Earlier this month, YouTube, the world’s leading video-sharing platform, announced 100 employees were being laid off as part of a series of layoffs by its parent company, Alphabet Inc. This latest announcement has reignited the discussion about Artificial Intelligence (AI) causing a shift in the role of human labour at YouTube, and in the tech industry more broadly.
YouTube has been utilizing AI for some time to enhance user experience, recommend videos, and moderate content. The platform’s algorithms have long played a crucial role in personalized video recommendations, increasing user engagement and optimizing content search. So what has changed?
While the latest round of layoffs may appear to be tied to the current economic factors, it is important to recognize the significant role that AI plays in the company’s operations, and by extension, workforce.
In the early days of YouTube, AI was used for video recommendations and basic content moderation. Recent developments in AI technologies have enabled YouTube to expand automation into more intricate areas, including nuanced content analysis, sentiment detection and even aspects of video creation and editing. All of these are tasks would have been previously performed by humans.
In the area of content moderation, with millions of hours of content uploaded daily, it is clear to see why AI automation has become a popular practice at YouTube and like business dealing with heavy volumes of content. The technology industry, in general, is poised to be at the forefront of the impact stemming from AI adoption primarily due to the sector’s reliance on cutting-edge technologies and constant innovation.
As AI continues to advance, the tech industry’s embrace of AI is creating a transformative shift in workforce dynamics. Automation, driven by AI, enables faster and more accurate execution of certain functions, leading to workforce adjustments which may include terminations or significant changes to employees’ roles.
The impact of AI on YouTube’s recent layoffs also sheds light on the evolving nature of workplaces in the age of automation and highlights the importance of implementing agreements, practices and policies that allow tech companies to adapt their workforces efficiently and effectively, while minimizing risks to the business. For example, it is important for tech companies to have enforceable employment agreements and bonus plans in place which clearly set out performance bonus eligibility and criteria as well as termination entitlements. Many tech companies also offer stock options to employees as part of their compensation. Having stock options plans that detail how options are granted and treated, including on termination of employment, will provide employers and employees with clarity and certainty in the event of employee layoffs.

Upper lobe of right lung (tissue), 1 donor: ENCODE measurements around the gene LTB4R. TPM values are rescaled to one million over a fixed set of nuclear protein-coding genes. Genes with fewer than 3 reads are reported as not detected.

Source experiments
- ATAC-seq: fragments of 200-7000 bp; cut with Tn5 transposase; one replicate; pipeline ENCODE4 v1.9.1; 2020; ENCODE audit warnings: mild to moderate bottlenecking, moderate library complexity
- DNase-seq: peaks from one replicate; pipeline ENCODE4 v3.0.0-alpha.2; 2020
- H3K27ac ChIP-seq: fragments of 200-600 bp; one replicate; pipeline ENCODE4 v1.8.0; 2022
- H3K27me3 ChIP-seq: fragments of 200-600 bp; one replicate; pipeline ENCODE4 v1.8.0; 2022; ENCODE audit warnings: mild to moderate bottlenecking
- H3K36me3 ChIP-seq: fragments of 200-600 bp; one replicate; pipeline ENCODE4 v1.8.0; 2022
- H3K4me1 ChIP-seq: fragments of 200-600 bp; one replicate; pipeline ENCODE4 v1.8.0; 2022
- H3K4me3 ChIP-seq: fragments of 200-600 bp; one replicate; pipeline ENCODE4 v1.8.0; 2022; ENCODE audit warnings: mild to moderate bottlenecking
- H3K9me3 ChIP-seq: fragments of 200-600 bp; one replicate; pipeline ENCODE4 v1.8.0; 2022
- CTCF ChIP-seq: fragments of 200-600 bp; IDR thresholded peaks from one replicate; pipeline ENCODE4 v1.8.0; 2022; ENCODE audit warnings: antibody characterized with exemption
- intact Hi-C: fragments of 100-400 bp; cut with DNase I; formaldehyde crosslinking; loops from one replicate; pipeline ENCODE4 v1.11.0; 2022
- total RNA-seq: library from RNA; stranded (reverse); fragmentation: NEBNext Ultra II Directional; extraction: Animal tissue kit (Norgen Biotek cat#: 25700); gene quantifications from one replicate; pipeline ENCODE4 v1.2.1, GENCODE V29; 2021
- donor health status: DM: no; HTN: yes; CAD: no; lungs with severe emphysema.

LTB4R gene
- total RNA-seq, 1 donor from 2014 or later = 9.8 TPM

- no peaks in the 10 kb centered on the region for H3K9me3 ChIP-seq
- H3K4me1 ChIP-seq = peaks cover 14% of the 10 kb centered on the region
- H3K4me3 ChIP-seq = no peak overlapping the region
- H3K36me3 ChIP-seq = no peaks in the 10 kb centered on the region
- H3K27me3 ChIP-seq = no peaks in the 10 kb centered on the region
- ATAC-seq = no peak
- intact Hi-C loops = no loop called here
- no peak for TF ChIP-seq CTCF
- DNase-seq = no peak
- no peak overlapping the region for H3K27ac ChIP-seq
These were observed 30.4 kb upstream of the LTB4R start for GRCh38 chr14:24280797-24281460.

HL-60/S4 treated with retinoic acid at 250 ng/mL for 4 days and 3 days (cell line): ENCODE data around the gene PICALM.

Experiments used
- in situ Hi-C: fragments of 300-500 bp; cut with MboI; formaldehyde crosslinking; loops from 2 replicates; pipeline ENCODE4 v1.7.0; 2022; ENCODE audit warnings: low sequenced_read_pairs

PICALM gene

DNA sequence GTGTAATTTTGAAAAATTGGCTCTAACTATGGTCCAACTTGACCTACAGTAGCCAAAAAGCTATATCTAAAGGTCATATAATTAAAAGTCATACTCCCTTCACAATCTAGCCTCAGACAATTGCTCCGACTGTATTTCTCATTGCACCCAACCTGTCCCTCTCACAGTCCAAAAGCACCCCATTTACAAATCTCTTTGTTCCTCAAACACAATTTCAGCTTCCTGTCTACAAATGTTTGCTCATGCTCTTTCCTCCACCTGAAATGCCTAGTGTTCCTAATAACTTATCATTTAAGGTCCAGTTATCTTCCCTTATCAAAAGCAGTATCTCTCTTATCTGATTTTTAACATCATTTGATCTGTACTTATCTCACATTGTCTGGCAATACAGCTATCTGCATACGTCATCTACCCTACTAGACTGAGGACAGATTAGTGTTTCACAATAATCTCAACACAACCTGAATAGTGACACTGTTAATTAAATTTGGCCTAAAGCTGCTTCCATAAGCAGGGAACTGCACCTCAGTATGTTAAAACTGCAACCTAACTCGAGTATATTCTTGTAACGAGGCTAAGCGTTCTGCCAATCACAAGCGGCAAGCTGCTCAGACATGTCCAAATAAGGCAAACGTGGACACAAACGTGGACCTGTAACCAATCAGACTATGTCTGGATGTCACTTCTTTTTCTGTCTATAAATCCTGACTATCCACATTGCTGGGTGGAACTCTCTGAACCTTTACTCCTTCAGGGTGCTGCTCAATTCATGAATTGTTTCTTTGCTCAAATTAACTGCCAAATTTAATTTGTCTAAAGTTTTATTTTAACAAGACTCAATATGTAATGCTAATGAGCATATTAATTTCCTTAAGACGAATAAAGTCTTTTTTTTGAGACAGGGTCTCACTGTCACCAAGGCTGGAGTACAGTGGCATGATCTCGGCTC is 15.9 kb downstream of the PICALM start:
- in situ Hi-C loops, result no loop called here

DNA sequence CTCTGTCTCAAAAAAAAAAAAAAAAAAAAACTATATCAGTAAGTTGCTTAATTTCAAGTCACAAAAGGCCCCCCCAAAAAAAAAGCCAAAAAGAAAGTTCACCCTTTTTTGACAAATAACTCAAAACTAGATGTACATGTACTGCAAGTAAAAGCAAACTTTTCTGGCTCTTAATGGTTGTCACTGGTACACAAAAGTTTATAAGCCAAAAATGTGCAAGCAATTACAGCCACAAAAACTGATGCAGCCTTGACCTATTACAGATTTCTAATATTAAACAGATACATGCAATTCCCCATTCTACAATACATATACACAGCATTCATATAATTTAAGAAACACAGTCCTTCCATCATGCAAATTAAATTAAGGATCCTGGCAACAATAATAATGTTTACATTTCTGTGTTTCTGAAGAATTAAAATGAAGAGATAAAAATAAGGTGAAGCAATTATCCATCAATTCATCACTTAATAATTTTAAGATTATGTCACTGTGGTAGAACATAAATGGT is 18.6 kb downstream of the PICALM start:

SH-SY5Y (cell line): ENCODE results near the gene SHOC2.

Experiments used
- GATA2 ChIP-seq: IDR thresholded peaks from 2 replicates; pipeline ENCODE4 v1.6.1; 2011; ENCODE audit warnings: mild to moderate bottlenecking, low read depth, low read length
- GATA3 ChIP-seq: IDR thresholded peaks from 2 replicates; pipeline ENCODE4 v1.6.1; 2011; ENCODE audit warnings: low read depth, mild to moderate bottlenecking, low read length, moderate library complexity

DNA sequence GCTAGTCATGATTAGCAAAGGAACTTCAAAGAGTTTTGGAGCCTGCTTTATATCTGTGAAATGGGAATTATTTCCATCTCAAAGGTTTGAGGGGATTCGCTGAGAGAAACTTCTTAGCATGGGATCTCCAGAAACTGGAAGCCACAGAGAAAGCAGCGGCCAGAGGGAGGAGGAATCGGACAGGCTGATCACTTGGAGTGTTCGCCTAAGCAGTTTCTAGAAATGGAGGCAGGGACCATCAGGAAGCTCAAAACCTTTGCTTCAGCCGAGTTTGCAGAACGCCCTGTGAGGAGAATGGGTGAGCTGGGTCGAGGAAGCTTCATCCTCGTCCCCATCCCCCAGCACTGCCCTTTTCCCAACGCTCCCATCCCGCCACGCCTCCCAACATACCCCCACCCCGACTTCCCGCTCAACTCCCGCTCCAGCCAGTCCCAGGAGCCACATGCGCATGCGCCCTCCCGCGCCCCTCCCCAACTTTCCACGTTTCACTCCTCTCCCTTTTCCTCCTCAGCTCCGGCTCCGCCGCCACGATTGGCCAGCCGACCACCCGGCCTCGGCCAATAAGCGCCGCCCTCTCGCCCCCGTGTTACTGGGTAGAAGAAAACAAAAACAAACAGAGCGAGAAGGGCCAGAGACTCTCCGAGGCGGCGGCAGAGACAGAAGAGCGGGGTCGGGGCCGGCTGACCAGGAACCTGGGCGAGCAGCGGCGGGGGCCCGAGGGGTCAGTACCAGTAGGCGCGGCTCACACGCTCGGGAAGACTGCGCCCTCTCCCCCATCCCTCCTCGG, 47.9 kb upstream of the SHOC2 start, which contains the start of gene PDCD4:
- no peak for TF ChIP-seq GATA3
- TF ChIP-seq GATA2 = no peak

Here are some general considerations regarding performance bonuses and stock options:
- Some companies provide pro-rata or partial bonuses based on the portion of the performance period completed before the layoff and may be required to provide bonus payments through a notice period pursuant to employment laws. Employment contracts or bonus plans may also specify how bonuses are handled in the event of termination.
- Vesting: Unvested stock options may be forfeited on termination unless there are provisions in place that allow for accelerated vesting under certain circumstances.
- Exercise Period: Employees often have a limited window to exercise vested options after termination.
Another common and important strategy is whether a stock repurchase plan plays a role in the company’s strategic objectives. A stock repurchase plan that is automatically triggered upon the layoff of employees will impact the employee, the employer. and its shareholders. This impact depends on various factors including the company’s financial position, communication strategy, compliance with legal and regulatory requirements. It is essential for companies to carefully evaluate the potential consequences and trade-offs before implementing such plans.
Not every tech company will have a library of legal documents but it is important to ensure that relevant agreements, stock option plans, and company policies exist in order to provide clear expectations and legal protection for employees and employers alike in the event of workforce changes.